Cohort universities attract academically distinguished students who as graduates are expected to exercise considerable social influence in promoting viewpoints informed by Catholic teaching. Among an internationally distinguished faculty and student body, Catholics are well represented but typically are in a minority. Students usually are not required to take Catholic courses but may do so. Catholic students, who form a “cohort” at such institutions, are given generous resources to strengthen and express their Catholic faith outside the classroom. Georgetown University in Washington, D.C. is the most prominent of the cohort institutions.
(Fifteen percent of readers surveyed by U.S. Catholic said they would prefer to send their child to this type of Catholic institution.)

(NOTE: Three percent of readers surveyed by U.S. Catholic said they would prefer to send their child to a non-Catholic school, while 5% said some “other” type of school. Eighty-six percent of readers said the various ways a college could be Catholic, as described by Yanikoski’s article, are all legitimate.)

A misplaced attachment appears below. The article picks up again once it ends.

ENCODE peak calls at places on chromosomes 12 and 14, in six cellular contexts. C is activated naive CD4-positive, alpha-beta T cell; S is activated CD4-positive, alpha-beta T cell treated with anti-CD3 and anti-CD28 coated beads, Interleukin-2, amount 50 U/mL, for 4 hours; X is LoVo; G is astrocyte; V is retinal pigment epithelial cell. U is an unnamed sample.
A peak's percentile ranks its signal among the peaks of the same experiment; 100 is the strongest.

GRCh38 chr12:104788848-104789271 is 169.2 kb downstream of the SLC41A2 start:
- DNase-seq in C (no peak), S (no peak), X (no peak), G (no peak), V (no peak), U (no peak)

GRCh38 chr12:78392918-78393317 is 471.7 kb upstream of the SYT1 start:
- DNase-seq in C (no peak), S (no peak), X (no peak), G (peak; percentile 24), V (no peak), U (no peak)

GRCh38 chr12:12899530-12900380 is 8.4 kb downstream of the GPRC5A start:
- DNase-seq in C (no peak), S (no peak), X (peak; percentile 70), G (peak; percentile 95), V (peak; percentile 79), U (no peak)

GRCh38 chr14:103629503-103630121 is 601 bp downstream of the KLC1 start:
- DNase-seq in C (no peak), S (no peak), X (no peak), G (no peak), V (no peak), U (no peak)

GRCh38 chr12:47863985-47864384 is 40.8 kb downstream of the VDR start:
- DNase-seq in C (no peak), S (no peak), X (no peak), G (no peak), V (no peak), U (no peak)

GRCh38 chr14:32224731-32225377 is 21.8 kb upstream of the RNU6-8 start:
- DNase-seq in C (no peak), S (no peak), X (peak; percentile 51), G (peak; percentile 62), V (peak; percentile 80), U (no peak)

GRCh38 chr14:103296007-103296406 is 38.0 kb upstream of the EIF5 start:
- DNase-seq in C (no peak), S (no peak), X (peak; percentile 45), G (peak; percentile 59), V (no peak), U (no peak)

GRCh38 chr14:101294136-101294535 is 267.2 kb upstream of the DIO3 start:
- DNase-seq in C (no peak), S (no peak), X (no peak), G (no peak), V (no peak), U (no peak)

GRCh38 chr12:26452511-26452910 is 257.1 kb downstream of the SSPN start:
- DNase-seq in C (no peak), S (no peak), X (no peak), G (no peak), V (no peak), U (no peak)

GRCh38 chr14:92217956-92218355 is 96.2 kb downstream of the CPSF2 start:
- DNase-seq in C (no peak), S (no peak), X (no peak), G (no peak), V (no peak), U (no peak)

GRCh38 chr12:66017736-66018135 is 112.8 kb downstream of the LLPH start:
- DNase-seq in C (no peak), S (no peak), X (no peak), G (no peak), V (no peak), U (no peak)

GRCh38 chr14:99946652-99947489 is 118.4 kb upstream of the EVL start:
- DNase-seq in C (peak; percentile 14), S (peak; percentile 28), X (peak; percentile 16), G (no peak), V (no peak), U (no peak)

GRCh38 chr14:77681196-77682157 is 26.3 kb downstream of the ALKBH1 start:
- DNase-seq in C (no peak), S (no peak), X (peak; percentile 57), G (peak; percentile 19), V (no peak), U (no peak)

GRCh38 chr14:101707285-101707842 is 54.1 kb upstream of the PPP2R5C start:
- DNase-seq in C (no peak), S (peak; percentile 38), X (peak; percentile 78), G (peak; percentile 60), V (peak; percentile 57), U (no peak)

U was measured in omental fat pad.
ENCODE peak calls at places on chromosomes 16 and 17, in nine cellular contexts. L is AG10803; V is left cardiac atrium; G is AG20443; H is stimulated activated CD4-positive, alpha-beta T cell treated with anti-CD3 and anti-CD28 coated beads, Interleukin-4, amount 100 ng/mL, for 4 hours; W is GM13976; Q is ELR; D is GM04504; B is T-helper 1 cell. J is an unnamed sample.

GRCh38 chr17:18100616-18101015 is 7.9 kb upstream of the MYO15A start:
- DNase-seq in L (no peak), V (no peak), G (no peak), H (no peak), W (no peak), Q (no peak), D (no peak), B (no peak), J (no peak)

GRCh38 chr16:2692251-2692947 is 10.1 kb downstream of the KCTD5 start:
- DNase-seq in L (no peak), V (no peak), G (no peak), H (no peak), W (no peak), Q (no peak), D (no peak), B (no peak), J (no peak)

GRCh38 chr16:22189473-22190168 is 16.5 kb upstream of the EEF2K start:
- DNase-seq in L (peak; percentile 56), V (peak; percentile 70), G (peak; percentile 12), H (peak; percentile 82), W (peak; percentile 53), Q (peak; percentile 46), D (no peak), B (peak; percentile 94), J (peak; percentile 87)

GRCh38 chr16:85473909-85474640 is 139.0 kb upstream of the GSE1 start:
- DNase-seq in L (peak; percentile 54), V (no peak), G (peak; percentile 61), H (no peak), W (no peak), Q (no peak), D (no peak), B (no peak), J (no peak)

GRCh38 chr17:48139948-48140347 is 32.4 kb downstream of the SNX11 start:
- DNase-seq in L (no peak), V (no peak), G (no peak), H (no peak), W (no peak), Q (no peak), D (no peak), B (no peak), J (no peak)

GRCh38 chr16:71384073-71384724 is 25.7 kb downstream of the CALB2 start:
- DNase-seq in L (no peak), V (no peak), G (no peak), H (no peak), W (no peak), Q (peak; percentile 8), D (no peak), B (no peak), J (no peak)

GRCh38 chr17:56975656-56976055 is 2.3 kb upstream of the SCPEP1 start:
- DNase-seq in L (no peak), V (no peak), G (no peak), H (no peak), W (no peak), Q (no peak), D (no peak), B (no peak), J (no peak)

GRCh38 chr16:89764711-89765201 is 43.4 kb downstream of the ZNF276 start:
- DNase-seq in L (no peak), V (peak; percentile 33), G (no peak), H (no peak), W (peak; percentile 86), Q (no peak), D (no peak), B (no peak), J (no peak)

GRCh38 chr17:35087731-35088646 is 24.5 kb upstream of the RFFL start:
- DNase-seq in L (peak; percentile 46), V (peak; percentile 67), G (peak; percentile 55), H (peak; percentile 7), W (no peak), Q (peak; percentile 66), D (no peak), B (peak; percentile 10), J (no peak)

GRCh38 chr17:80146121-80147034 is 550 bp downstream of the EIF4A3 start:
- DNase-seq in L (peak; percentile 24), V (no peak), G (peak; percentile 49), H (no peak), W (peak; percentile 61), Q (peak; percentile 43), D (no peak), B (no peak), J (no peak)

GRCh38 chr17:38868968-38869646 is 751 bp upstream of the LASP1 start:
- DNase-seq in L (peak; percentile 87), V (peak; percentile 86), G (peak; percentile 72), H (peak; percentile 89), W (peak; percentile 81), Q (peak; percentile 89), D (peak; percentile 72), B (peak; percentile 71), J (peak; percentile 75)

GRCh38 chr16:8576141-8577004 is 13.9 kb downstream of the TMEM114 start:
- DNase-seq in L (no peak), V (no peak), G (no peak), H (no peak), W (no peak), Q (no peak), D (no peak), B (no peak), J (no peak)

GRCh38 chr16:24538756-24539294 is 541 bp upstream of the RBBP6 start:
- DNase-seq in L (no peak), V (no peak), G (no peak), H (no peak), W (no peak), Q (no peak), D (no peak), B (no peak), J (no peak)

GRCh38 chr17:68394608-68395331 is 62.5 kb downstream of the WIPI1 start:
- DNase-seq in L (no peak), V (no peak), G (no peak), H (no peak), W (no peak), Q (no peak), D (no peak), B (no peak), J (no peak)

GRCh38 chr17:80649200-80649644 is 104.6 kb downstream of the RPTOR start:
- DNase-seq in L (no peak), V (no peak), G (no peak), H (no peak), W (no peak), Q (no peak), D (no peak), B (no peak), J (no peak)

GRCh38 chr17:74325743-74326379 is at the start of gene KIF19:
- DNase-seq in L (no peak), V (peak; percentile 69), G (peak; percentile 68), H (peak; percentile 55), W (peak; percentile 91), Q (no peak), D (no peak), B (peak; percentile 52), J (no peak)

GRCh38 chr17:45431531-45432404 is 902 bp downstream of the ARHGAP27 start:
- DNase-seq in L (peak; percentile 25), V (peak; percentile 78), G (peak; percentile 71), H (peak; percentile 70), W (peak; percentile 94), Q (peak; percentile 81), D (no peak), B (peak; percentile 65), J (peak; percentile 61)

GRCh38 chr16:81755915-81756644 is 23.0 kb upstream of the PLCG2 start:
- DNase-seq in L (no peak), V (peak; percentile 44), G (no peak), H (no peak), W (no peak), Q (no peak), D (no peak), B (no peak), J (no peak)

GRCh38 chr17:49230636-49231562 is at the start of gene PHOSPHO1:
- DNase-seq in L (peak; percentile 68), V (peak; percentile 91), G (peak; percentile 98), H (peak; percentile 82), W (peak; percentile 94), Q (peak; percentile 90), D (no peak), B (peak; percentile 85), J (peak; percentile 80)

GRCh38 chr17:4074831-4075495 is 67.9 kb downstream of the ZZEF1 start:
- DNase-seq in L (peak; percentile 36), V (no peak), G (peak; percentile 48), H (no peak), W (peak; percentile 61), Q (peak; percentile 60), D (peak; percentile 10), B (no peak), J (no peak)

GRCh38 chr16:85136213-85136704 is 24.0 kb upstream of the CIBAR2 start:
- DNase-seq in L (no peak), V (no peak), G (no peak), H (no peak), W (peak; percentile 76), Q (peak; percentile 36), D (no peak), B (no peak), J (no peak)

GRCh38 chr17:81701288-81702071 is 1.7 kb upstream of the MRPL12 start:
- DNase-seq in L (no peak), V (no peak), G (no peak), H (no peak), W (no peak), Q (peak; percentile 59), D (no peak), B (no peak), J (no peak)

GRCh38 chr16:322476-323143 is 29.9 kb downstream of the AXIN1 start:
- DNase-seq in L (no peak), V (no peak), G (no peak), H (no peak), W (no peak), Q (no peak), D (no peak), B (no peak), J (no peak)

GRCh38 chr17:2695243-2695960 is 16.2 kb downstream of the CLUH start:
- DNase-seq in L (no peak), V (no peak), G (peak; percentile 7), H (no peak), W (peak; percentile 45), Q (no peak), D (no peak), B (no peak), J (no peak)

All this variety, concedes Yanikoski, can be “unsettling to some people.” Yet he is adamant that it also “helps to address the complex and seemingly endless needs of the church in secular society.”

Yanikoski is convinced that “across-the-board uniformity among Catholic colleges and universities would diminish rather than enhance the church’s impact in the world.” He also says that “in part for this reason, Pope John Paul II’s apostolic letter Ex Corde Ecclesiae guarantees a generous degree of autonomy to institutions.”

Yet surely there must be some things that all these Catholic colleges and universities share in common!?